The good news first: Our fleet is complete! But it was a long way to this point…
As mentioned in the last blog entry, we made a short stop in Giessen on our way back from Brussels to have a look at a Volvo V70. A lot of test drive was not possible, because the car was unfortunately deregistered, but the car made a solid impression except for a slightly disassembled boot lid, and most important to us: The TÜV is still relatively fresh! So we didn’t hesitate long to welcome the Volvo as our newest team member.
The further plan was to register the car as soon as possible and drive it to our headquarter in Clausthal-Zellerfeld the following weekend. Our thoroughly well-grounded plan didn’t succeed though and this will be start of our odyssey.
Odyssey Part I
First of all, the previous owner no longer had the current TÜV report and could not tell us where the last main inspection had taken place, which meant a lot of telephoning for us to receive the duplicate. After a week, we had learned a lot about the history of our third car and were able to locate the last testing institution via the registration office. After minor complications with the registration (thanks to the German bureaucracy…) we finally got the number plates to pick up the Volvo from Giessen.
Odyssey Part II
Marvin and Tobias agreed to this task and set off for Gießen one Tuesday afternoon. But the ride ended already before Kassel, when Marvin’s Ford was not able to get started during a traffic jam. Unfortunately, in the left lane. And unfortunately, the traffic jam slowly dissipated. The two pushed the Ford as far as possible to the guardrail of the left lane and then adjusted the right moment to get themselves behind the guardrail on the right side. After the police had been informed, it didn’t take them 5 minutes to get to the scene and stop the traffic to allow us to push the Ford onto the emergency lane. There we waited for the tow truck, which tugged us to service station in Kassel.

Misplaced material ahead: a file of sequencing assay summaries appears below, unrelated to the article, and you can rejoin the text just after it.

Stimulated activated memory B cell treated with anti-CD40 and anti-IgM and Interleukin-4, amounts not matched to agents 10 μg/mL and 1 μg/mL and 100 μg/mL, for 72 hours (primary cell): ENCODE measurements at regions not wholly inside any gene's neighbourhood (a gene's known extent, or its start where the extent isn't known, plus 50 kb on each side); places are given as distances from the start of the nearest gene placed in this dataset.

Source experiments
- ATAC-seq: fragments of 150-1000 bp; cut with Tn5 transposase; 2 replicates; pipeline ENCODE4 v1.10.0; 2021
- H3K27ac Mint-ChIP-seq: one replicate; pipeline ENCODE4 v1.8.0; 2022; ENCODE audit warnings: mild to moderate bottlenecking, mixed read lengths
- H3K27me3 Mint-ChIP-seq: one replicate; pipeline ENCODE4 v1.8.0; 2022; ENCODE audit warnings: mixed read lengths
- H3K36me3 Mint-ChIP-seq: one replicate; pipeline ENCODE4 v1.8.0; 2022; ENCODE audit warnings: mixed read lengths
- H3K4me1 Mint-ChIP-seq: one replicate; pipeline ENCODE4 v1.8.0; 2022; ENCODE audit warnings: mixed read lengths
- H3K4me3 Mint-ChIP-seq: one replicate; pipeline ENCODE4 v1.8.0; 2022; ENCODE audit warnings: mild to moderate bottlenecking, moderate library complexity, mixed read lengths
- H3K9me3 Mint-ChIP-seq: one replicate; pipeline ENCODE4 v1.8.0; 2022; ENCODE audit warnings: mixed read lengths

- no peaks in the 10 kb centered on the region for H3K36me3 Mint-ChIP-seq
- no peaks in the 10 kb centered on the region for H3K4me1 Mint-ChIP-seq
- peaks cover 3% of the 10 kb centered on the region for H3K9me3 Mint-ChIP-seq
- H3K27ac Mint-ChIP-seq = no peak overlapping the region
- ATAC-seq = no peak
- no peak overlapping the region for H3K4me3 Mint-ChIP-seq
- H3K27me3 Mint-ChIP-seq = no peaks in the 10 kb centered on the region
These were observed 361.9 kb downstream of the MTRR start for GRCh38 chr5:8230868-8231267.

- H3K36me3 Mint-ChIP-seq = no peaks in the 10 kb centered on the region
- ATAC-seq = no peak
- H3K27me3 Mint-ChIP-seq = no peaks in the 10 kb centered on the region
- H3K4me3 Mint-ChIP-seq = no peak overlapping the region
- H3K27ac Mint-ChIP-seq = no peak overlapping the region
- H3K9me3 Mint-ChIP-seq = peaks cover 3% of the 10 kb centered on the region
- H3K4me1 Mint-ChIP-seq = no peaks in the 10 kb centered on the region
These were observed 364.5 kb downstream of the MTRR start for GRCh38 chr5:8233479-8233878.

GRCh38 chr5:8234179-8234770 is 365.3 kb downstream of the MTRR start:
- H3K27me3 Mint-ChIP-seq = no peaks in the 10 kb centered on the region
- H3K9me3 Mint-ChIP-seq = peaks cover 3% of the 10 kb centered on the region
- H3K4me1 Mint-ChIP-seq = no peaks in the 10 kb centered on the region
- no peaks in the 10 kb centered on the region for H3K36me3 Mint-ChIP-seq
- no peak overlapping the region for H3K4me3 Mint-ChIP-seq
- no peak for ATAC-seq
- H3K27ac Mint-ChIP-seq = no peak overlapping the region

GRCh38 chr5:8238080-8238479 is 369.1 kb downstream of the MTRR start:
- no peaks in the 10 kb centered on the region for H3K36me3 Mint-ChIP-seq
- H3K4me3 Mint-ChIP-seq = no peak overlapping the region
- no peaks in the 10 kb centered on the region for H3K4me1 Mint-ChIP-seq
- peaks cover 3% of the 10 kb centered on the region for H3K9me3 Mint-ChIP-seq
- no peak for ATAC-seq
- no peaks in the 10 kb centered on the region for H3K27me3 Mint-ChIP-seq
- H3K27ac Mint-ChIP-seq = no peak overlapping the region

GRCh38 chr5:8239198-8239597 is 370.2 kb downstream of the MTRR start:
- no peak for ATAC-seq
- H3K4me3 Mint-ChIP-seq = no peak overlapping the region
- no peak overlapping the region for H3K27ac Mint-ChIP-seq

To return without a car was of course not an option, so Michi entered our loyal Volvo 850 and collected Marvin and Tobias in Kassel. Then we continued together to Gießen, where the V70 was already waiting for us.
Odyssey Part III
Cause it had become quite late in the meantime, the previous owner had placed the Volvo on the road with the help of the second key and put the key in the glove compartment, so we only had to attach the license plates and would have been ready for the way back. Wrong thought. After the license plates were screwed on and we opened the rear door, the alarm system went off. After many long seconds of panicky pressing buttons and trying to deactivate it, it was quiet again. At least for a few seconds until Michi opened the passenger door, the alarm went off and everything got a little less panicky than before. When we wanted to start the car, only a very strange clatter came out of the engine compartment, otherwise nothing happened. What’s the first thing you try out? Jump-start the engine. Of course we had jump leads with us, because the battery of the Volvo 850 had been a bit moody lately. Unfortunately the result was not the desired one. Next step: Attach a tow rope and try to start while rolling. And indeed, the V70 started! (our current assumption is that the starter has a blow away, but since such peripheral technical components have no particular relevance for a real rally car, we will continue to rely on muscle power or the tow rope for starting the car)
Light at the end of the Odyssey
After the whole crappy evening we went to Michi’s sister, who lives in Gießen and offered us quite a good pizza midnight lunch, which we gladly accepted with joy (and hunger). Afterwards we went back to Clausthal (surprisingly even the V70 showed kindness and started without grumbling), where we arrived after several breaks without further problems.
A small anecdote at the end
Since we of course have to check the rally cars for their long distance suitability on test drives, the V70 with Marvin was in Hanover at 1 a.m. next Saturday. After the Volvo had worked without problems before, no problems were expected. Apart from some minor inconveniences, like the alarm system triggering three times, which probably woke every person in the surrounding residential area who was not sleeping sufficiently soundly, there were no difficulties. In order to avoid unnecessary attention through apparent car theft in foreign countries, we should probably take another look at this before the rally.